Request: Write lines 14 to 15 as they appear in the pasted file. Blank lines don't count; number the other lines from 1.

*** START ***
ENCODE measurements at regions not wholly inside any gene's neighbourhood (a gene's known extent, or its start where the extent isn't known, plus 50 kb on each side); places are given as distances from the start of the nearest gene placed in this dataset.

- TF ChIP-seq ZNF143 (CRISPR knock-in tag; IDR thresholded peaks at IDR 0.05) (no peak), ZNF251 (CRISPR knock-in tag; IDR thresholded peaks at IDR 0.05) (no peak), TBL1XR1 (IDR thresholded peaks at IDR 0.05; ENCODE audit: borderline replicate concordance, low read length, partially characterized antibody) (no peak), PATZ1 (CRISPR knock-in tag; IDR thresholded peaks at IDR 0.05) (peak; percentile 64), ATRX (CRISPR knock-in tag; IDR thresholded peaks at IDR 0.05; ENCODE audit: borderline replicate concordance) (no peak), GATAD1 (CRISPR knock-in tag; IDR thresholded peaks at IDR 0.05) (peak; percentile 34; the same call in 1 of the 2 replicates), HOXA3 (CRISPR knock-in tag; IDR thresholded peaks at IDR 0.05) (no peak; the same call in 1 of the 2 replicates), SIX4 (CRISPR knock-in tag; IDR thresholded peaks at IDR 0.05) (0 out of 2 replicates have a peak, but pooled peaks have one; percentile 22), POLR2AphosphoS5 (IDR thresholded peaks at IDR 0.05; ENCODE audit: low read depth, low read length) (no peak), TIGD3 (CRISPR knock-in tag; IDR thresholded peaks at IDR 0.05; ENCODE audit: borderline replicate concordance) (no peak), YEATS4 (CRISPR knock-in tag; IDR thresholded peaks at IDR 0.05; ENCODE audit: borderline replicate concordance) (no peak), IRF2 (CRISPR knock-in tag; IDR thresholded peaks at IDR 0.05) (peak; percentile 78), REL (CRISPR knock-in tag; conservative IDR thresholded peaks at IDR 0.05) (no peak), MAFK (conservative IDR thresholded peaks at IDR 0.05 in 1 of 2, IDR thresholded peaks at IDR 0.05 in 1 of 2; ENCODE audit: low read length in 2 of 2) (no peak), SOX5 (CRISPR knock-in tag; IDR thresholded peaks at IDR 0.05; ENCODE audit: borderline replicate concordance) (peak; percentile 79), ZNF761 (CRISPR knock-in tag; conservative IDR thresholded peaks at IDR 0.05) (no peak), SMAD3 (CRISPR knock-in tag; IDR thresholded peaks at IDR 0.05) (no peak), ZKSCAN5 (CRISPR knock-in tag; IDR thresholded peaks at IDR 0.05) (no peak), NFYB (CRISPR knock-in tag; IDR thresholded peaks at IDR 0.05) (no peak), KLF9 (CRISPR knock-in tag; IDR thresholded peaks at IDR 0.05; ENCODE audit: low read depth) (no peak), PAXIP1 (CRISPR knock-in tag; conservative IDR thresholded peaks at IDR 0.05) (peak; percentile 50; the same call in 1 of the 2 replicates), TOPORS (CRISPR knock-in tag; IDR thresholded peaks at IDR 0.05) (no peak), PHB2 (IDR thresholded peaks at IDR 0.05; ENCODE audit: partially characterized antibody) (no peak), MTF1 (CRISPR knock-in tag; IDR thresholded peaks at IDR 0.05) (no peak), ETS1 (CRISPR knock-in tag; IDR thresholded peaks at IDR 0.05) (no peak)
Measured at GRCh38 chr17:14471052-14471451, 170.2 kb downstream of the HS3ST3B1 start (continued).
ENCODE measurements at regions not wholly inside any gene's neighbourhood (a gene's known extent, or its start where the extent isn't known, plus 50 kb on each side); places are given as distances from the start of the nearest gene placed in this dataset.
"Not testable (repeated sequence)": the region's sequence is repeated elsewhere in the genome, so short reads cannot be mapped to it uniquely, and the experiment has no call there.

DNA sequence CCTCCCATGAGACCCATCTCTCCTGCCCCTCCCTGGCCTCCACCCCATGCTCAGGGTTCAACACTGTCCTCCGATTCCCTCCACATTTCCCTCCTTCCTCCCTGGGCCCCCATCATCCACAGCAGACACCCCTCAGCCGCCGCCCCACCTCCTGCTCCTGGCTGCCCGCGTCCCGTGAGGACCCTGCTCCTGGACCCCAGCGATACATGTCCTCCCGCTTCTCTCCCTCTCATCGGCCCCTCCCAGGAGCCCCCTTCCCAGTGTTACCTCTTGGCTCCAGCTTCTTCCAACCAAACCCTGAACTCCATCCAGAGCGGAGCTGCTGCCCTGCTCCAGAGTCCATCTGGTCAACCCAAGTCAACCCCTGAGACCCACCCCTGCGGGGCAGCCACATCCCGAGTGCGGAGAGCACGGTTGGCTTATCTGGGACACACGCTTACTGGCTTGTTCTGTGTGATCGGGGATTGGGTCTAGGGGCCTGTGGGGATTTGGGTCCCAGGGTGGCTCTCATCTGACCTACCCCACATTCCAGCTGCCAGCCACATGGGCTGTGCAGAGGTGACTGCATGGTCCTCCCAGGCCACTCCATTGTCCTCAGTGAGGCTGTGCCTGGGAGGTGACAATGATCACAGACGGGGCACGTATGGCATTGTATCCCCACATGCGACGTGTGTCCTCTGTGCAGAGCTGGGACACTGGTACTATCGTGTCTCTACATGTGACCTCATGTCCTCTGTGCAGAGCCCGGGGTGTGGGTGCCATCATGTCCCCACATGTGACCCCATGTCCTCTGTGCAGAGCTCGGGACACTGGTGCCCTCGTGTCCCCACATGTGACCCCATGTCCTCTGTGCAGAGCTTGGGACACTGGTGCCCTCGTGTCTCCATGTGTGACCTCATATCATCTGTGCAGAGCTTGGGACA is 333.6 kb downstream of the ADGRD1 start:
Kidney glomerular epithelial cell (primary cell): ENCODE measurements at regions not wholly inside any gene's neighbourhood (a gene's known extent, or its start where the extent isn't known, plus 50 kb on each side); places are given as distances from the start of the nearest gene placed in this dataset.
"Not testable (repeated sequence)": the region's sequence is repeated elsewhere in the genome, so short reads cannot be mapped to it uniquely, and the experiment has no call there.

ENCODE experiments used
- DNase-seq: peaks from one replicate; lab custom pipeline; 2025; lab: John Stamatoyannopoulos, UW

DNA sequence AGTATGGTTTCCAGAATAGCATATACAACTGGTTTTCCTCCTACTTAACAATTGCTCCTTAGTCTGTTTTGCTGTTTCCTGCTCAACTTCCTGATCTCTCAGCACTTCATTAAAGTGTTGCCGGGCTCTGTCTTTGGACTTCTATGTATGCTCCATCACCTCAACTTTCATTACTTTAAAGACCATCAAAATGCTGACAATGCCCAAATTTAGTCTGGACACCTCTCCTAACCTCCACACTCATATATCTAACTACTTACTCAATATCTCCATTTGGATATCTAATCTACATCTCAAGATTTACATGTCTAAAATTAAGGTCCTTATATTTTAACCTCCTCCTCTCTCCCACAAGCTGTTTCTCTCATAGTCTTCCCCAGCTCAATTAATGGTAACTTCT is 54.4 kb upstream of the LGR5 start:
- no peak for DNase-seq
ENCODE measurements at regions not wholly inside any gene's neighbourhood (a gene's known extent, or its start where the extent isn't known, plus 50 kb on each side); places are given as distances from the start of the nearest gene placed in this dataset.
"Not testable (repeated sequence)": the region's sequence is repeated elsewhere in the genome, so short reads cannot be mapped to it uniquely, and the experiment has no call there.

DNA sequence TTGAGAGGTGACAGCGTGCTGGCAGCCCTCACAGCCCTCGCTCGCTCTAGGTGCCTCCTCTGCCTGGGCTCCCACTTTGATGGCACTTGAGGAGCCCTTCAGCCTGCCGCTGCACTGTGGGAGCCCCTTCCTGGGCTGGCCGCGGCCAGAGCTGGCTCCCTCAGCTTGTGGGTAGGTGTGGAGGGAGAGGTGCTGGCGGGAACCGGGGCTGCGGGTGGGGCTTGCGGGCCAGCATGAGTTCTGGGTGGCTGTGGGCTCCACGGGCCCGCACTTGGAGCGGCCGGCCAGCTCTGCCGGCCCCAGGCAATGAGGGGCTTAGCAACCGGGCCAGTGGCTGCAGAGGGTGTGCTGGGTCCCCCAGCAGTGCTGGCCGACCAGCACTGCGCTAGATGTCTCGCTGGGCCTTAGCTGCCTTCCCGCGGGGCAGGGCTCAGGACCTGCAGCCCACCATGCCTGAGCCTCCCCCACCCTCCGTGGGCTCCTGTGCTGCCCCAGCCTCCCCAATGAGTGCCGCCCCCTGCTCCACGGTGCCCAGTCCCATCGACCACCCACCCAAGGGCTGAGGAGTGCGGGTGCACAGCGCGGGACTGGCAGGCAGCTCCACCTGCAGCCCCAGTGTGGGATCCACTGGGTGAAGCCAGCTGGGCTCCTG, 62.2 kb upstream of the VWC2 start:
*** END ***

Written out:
"Not testable (repeated sequence)": the region's sequence is repeated elsewhere in the genome, so short reads cannot be mapped to it uniquely, and the experiment has no call there.

DNA sequence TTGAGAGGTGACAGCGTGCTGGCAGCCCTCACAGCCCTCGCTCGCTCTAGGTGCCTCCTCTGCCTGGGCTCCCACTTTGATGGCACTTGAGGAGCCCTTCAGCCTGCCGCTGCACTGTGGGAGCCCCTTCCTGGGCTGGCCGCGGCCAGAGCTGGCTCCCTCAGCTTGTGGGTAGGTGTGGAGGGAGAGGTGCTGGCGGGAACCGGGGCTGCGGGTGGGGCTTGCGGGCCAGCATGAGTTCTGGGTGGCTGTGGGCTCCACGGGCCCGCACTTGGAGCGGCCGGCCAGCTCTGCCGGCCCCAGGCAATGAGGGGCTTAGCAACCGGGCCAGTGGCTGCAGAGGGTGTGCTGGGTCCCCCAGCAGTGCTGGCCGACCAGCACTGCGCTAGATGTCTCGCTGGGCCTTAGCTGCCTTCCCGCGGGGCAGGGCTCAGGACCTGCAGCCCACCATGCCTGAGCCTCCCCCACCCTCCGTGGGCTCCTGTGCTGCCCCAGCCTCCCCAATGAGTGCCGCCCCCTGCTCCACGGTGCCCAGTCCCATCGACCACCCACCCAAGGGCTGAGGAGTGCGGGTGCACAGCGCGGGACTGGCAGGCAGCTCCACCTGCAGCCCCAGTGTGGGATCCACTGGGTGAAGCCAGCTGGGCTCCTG, 62.2 kb upstream of the VWC2 start: